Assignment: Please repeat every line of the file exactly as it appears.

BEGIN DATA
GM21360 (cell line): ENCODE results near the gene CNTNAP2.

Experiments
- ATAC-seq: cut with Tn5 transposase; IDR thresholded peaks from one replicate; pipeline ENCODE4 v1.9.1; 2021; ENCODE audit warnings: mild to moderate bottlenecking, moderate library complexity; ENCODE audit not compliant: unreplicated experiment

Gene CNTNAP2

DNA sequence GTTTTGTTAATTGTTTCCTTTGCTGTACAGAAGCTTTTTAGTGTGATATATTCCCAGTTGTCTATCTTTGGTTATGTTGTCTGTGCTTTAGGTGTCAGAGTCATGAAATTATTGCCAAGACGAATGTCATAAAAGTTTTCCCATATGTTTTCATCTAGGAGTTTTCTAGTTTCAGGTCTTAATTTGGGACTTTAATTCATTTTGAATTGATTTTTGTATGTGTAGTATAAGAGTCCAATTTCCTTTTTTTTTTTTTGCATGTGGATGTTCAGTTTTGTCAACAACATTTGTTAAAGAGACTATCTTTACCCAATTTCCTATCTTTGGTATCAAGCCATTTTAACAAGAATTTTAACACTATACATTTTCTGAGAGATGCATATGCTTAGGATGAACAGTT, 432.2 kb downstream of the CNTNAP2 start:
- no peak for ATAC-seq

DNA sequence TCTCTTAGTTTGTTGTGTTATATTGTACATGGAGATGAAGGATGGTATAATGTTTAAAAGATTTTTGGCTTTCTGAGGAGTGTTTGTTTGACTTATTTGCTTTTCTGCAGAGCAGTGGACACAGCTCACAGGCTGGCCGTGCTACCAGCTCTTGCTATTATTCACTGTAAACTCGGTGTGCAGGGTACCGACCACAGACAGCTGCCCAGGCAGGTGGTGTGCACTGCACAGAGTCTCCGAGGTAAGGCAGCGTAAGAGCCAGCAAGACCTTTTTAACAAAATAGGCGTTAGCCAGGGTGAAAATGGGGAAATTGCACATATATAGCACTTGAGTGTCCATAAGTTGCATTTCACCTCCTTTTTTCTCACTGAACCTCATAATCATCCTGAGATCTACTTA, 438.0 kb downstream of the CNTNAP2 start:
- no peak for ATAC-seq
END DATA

GM21360 (cell line): ENCODE results near the gene CNTNAP2.

Experiments
- ATAC-seq: cut with Tn5 transposase; IDR thresholded peaks from one replicate; pipeline ENCODE4 v1.9.1; 2021; ENCODE audit warnings: mild to moderate bottlenecking, moderate library complexity; ENCODE audit not compliant: unreplicated experiment

Gene CNTNAP2

DNA sequence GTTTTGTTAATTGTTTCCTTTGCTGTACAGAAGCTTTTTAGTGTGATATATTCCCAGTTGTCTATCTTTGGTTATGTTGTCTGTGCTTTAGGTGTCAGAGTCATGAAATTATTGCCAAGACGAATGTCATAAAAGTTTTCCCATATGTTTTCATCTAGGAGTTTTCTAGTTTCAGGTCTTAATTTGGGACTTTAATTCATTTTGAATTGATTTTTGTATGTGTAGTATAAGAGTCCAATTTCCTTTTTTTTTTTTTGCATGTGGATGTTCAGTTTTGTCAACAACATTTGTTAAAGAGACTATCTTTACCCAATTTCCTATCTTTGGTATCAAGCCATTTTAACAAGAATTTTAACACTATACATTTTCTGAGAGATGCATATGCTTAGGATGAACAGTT, 432.2 kb downstream of the CNTNAP2 start:
- no peak for ATAC-seq

DNA sequence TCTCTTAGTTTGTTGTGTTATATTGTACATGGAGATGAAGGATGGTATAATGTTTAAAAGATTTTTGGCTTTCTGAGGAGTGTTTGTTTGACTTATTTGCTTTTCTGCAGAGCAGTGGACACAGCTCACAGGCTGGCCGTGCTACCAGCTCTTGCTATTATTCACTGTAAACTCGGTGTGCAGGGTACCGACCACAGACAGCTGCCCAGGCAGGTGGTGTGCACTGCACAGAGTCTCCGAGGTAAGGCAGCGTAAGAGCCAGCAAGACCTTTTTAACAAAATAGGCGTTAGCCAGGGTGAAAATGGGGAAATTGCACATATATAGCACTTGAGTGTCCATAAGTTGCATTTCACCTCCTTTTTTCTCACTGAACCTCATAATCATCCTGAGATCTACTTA, 438.0 kb downstream of the CNTNAP2 start:
- no peak for ATAC-seq